We can make this situation even worse by considering Carol's perspective. Recall that we defined Carol as starting at X and traveling to Y. In the same way, we can define Dave as starting at Y and traveling to X (recall that, if we were Bob, we would be convinced that Y happened first, so with a fast enough ship, Dave and make it in time). In this situation, both Carol and Dave exist at Y, so Carol can give Dave a copy of her diary of the trip. However, after Dave makes the trip to X, he will meet Carol again, so he can give her a copy of her diary of the trip she is about to take.

[0] This means that if I am on Earth, and you are in a space-ship moving at 99% the speed of light (from my perspective), and we both measure the speed of light, we will arrive at the same answer.

[1] https://en.wikipedia.org/wiki/Lorentz_transformation

[2] This is possible only because there is no limit to how fast Carol's Spaceship can travel.


> From the perspective of Bob, Carol would have traveled backwards, going from Y to X.

So what? It's Bobs problem.

FTL electrons, in medium where speed of light is much less than c, are traveling exactly as you described.


Suppose Carol has a clock. At X it reads 0, and at Y it reads 100 (100 units in the future). From Bob's perspective, Carol's clock would also read 0 at X and 100 at Y despite the fact that she was at Y first.

In other words, as Carol travels 'forward' in Bob's time, her clock runs backwards. Or, from Carol's perspective, Bob's clock would be running backwards.

This isn't actually a problem in relativity, but is the definition of time travel.


No, it's not a time travel. Bob will see that Carol travels backward and Carol will see that Bob travel backward, like we see EM emission from FTL electron in reverse order. FTL electron is not moving back in time, nor Bob or Carol.


The notion of "backwards" in time is a bit fuzzy once you get into relativity, so the three person example I gave may not clearly show it.

However, in the four person example, Dave is able to hand Carol her diary of the trip that she is about to make. If that is not time travel, I do not know what is.


It's very unlikely. If Dave has Carol diary, then Carol made the trip already, so Carol will notice empty fuel tanks and big holes in the shield. She will may have problems with memory, but she is not stupid.


No she didn't. X is the point in spacetime where Carol begins her trip. From her perspective, Dave came from the future.

The only reason that this cannot happen is that X and Y are so far away in space, and close in time, that it is impossible to travel between them.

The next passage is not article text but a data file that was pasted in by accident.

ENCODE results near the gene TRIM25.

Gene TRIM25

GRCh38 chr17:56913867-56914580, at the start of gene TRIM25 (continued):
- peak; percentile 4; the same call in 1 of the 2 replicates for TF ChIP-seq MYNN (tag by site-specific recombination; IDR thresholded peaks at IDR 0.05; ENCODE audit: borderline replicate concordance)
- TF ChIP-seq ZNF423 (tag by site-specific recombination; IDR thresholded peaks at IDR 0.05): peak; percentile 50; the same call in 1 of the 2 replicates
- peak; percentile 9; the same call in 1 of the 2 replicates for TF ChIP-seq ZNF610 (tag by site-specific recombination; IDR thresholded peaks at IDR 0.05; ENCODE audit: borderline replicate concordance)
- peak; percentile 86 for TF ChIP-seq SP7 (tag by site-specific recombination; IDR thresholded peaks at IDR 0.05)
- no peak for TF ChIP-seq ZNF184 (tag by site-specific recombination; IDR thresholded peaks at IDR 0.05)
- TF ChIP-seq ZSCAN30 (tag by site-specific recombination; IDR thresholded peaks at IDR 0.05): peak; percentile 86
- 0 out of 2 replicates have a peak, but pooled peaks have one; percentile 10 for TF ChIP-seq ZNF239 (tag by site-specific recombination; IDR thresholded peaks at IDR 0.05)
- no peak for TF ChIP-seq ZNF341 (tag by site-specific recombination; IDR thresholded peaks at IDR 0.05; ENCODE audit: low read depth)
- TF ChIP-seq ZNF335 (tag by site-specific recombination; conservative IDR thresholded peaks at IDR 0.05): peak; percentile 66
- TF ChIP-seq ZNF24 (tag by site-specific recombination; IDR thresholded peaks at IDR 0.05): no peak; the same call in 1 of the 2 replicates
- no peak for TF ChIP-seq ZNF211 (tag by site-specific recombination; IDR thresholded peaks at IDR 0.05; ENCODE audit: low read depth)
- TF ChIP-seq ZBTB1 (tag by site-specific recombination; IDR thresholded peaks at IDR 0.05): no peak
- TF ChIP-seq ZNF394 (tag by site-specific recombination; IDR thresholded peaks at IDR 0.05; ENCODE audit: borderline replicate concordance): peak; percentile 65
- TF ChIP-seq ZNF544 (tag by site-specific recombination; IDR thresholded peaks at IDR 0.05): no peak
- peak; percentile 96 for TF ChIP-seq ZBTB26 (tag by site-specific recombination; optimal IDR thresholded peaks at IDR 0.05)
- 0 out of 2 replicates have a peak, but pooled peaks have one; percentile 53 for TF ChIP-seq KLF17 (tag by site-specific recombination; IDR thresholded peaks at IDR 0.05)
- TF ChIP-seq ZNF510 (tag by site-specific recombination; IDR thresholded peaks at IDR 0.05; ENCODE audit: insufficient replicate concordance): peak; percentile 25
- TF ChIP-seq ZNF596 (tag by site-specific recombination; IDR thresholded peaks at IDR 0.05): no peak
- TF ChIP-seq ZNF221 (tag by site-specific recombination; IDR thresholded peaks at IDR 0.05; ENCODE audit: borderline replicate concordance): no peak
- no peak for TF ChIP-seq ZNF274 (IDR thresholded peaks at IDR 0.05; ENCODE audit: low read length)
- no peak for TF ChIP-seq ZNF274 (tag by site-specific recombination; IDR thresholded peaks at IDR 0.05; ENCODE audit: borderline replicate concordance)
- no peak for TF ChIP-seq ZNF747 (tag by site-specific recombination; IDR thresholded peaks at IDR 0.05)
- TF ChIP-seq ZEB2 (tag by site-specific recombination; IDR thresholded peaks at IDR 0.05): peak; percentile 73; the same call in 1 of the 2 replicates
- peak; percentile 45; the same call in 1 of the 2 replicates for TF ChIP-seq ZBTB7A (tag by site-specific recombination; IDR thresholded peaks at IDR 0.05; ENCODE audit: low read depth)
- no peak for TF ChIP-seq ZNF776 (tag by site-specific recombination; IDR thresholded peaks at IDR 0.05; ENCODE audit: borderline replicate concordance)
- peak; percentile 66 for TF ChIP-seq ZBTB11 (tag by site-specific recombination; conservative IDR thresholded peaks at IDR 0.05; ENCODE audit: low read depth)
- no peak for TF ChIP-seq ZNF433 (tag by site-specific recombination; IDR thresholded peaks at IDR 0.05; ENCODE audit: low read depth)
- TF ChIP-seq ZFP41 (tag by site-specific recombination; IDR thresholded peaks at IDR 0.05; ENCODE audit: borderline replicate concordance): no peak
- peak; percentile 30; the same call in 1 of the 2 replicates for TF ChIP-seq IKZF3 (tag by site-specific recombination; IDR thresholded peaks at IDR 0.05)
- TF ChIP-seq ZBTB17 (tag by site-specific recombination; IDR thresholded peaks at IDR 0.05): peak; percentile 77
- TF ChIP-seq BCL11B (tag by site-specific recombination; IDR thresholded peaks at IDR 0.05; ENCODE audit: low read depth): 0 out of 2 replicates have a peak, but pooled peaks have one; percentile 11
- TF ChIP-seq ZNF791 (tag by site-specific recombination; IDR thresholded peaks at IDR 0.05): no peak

Sorry, I cannot follow you here. Maybe it's well known thought experiment, but I'm unable to find it.


Because events that have a spacelike separation -- that is, they are close enough together in time and far enough apart in space that even travelling at the speed of light you couldn't be present at both -- have no absolute order. Depending on your frame of reference -- how fast you're travelling and in what direction -- you might see two such events (let's call them A and B) as simultaneous, as A happening before B, or as B happening before A.

This is commonly illustrated with the following scenario. Imagine Alice is sitting by the train tracks. Her friend Bob comes past riding on top of a train, sitting exactly in the middle of the car's roof. As he passes Alice, they high-five (presumably Alice is on a raised platform of some sort). A split second later, Alice sees lightning strike each end of Bob's carriage at exactly the same moment. Thanks to some very precise measuring equipment, Alice is able to determine that the two lightning strikes occurred at the very moment that she high-fived Bob. At that point, Alice was exactly halfway between the two points that were struck, so it makes sense that the light from those strikes reaches her at exactly the same time.

Alice also knows that Bob would have seen lightning strike the front of the car before it struck the back of it: the light from the front strike would have passed Bob on its way to Alice, and the light from the rear strike would have passed Alice on its way to Bob.

Now let's look at it from Bob's view. As Alice concluded, he sees the lightning strike the front of the car first. But (a) he's exactly the same distance between the two strike-points, and (b) the speed of light is always the same for any observer. So if he sees the light from the strike at the front first, that means the front was struck first. Bob has a different order of events from Alice.

Which order is the "right" one? Answer: both. Or, if you prefer, neither. There are no grounds to prefer Alice's view over Bob's, or vice versa. You cannot say that one lightning strike "really" happened first, or that they "really" happened simultaneously.

To complete the picture, let's imagine Charlie riding another train car on the set of tracks the other side of Bob's, travelling in the opposite direction to Bob. At the exact moment Alice is high-fiving Bob, Charlie is also exactly lined up with them and smacks Bob on the back of the head. For reasons similar to but opposite to Bob, Charlie will first see lightning strike the rear of Bob's car and then the front, which means that in his (equally valid) frame of reference, the rear strike happened first.

Now imagine someone or something used FTL travel to go from the front of Bob's car to the rear, leaving at the moment the front was struck by lightning and arriving at the moment the rear was struck. In Bob's frame, this would be unremarkable, except for the exceptional speed (ignoring for the moment any adverse environmental effects -- Google "what-if xkcd relativistic baseball" for a flavour of what those might be). But in Charlie's frame, this would be travel backwards in time, as the arrival at the rear would occur before the departure from the front.